on a side note: i should probably not use the word "convergence" and not point people over to my good friends Todd and Lisa who are co-pastoring a church re-start called Convergence. They are doing some great stuff, and I highly recommend hanging out with their theologically imaginative community if you get a chance. better yet...create some art with them, get involved in acts of justice, and stick around for some great conversation.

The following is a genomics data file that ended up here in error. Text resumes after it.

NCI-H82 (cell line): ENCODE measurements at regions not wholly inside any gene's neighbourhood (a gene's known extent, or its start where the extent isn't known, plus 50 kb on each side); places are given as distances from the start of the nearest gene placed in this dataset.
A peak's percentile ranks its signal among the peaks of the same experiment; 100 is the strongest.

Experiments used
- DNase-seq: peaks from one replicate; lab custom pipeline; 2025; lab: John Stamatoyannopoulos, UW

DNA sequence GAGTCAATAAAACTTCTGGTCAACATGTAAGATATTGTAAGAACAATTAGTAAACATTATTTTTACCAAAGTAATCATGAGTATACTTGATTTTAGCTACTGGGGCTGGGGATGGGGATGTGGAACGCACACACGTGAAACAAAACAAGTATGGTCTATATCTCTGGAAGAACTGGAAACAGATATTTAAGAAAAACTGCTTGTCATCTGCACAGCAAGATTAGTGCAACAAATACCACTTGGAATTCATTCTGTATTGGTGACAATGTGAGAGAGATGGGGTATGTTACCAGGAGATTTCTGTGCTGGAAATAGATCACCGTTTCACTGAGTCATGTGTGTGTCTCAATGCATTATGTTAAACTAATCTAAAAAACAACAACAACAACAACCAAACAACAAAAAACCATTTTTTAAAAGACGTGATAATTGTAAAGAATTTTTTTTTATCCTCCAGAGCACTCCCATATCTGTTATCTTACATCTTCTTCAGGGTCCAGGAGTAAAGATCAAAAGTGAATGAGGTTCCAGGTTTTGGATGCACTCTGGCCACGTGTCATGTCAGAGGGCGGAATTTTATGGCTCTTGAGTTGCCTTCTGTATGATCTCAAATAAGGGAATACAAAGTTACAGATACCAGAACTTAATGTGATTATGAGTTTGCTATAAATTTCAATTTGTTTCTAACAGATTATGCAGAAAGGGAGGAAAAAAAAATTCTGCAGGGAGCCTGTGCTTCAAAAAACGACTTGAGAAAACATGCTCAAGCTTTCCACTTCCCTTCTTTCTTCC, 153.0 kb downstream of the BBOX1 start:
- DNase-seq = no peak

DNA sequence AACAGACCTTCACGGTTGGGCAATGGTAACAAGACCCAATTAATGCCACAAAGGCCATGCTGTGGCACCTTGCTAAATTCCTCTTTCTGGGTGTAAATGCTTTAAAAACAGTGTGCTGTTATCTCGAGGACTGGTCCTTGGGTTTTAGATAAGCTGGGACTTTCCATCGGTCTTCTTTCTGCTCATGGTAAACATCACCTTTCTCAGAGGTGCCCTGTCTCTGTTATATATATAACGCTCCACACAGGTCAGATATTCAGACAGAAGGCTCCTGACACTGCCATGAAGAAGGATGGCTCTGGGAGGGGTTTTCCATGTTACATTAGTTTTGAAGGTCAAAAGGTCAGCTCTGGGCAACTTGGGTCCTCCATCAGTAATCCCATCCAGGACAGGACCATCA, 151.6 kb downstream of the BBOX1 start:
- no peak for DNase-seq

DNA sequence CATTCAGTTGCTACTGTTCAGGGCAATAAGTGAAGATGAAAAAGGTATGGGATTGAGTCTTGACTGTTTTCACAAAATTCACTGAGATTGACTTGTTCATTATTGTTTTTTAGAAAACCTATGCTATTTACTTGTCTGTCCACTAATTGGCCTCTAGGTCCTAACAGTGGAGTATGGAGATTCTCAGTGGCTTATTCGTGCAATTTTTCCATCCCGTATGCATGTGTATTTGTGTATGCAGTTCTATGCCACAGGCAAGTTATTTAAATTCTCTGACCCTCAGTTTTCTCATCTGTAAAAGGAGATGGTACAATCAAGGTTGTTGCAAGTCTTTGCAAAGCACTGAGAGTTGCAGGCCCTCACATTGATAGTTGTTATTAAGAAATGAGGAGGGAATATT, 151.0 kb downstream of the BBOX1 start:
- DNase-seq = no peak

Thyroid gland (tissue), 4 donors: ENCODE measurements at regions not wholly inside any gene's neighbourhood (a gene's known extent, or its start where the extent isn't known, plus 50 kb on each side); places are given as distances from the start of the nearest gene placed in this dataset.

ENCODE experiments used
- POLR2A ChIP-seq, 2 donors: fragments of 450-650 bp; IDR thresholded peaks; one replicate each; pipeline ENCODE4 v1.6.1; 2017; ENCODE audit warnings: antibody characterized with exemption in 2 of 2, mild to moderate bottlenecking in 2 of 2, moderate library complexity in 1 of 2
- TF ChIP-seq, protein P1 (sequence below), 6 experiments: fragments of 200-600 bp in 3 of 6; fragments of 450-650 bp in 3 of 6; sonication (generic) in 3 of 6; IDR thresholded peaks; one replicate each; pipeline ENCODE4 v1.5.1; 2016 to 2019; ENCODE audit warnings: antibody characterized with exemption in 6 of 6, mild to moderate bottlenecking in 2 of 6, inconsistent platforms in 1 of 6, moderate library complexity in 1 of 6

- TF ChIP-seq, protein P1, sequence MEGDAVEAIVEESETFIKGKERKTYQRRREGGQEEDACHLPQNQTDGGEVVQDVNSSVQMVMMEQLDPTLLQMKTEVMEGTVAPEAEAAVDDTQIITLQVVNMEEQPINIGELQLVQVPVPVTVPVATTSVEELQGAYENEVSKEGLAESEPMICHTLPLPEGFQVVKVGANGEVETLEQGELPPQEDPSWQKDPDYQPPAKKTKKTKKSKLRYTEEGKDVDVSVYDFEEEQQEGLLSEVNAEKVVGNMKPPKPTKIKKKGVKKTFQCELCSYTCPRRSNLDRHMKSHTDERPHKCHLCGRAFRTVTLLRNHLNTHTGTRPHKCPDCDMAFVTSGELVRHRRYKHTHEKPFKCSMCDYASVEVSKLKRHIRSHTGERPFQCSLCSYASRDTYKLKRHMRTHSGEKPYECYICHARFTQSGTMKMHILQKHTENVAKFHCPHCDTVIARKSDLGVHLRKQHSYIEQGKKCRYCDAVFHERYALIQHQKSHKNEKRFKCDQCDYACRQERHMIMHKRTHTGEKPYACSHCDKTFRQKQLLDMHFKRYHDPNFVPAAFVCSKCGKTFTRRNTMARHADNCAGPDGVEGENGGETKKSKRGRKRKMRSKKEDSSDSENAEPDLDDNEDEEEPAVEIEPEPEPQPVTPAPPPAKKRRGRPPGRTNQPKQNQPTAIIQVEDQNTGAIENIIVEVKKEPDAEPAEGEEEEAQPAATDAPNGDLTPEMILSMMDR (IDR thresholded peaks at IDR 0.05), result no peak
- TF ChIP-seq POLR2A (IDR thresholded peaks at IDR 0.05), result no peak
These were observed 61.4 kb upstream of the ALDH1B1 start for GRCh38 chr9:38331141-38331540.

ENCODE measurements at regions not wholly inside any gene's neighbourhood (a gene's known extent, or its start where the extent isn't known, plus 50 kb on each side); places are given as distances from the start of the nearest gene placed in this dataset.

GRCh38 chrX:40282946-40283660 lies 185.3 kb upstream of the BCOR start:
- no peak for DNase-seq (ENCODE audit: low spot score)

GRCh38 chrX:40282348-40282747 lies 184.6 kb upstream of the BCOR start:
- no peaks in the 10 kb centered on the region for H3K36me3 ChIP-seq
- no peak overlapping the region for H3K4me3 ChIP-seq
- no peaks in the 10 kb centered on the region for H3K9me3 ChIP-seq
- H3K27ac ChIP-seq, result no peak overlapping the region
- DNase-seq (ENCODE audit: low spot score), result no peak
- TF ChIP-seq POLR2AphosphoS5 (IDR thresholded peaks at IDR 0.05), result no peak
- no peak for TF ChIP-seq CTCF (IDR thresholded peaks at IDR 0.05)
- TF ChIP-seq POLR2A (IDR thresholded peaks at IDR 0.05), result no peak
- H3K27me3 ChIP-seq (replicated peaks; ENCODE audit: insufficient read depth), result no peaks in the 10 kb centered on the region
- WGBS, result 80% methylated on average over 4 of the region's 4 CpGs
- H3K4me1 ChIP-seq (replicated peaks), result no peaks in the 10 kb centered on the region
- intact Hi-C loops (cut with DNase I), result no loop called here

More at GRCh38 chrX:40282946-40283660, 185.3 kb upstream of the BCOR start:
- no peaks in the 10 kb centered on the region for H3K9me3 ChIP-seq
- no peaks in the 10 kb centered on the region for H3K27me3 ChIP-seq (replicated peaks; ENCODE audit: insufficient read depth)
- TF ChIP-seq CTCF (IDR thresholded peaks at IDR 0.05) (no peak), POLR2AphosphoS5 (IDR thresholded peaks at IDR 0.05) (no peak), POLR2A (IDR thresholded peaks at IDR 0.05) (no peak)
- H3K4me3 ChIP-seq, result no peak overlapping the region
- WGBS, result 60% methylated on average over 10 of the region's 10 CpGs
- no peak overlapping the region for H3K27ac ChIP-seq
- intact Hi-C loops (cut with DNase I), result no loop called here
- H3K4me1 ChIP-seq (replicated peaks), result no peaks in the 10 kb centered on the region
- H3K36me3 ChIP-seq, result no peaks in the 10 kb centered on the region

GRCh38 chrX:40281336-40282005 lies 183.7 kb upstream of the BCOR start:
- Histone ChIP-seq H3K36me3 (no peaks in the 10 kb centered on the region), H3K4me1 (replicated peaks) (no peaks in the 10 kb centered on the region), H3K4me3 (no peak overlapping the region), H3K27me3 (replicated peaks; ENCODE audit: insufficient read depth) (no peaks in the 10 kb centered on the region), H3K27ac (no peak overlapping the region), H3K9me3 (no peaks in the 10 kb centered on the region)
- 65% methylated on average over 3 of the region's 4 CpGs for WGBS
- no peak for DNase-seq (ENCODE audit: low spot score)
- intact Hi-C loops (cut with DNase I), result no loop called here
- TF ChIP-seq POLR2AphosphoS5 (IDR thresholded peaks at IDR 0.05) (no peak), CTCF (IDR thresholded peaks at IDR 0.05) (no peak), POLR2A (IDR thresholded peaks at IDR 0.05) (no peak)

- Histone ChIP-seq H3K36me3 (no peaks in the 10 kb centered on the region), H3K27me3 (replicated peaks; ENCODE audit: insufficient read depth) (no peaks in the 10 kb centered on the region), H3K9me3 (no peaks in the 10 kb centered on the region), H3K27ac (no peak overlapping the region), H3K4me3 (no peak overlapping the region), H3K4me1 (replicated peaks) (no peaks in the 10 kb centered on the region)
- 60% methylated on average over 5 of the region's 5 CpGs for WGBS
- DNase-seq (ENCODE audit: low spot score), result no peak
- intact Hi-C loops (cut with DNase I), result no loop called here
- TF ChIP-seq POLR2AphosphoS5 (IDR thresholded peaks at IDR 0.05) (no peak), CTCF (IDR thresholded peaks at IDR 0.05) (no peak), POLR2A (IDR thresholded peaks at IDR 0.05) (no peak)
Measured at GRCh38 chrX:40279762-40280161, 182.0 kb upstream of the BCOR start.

lastly, i think that i'm realizing so many of the differences that arise in the conversations about the character of God, epistemology, categories, ecclesiology, and missiology arise out of differences in understanding the authority and role of scripture in church community. one of the downsides and things that i am trying to be careful not to do as i'm enjoying a brief respite of some issues and while some of my understandings and theology is coming into a time of better (yet certainly not even close to clear) focus, i want to be careful not to inflict violence on the other (especially in class) by falling into the fundamentalist trap of believing that what i perceive to be "right" thinking puts me in a better place or makes me of more value than the other who is trying their best to make sense of their theology in their particular context. it's been a great time as some of the dots have started to connect, but a humbling time as well, where the draw towards arrogant belief or "better belief" or "more correct perspective" in light of my relationship with others who do not and may never agree with me is strong. this has challenged me in class...especially in ethics and "Who is God?" to listen before disagreeing or speaking out. maybe that's why the dots are starting to connect in the first place?...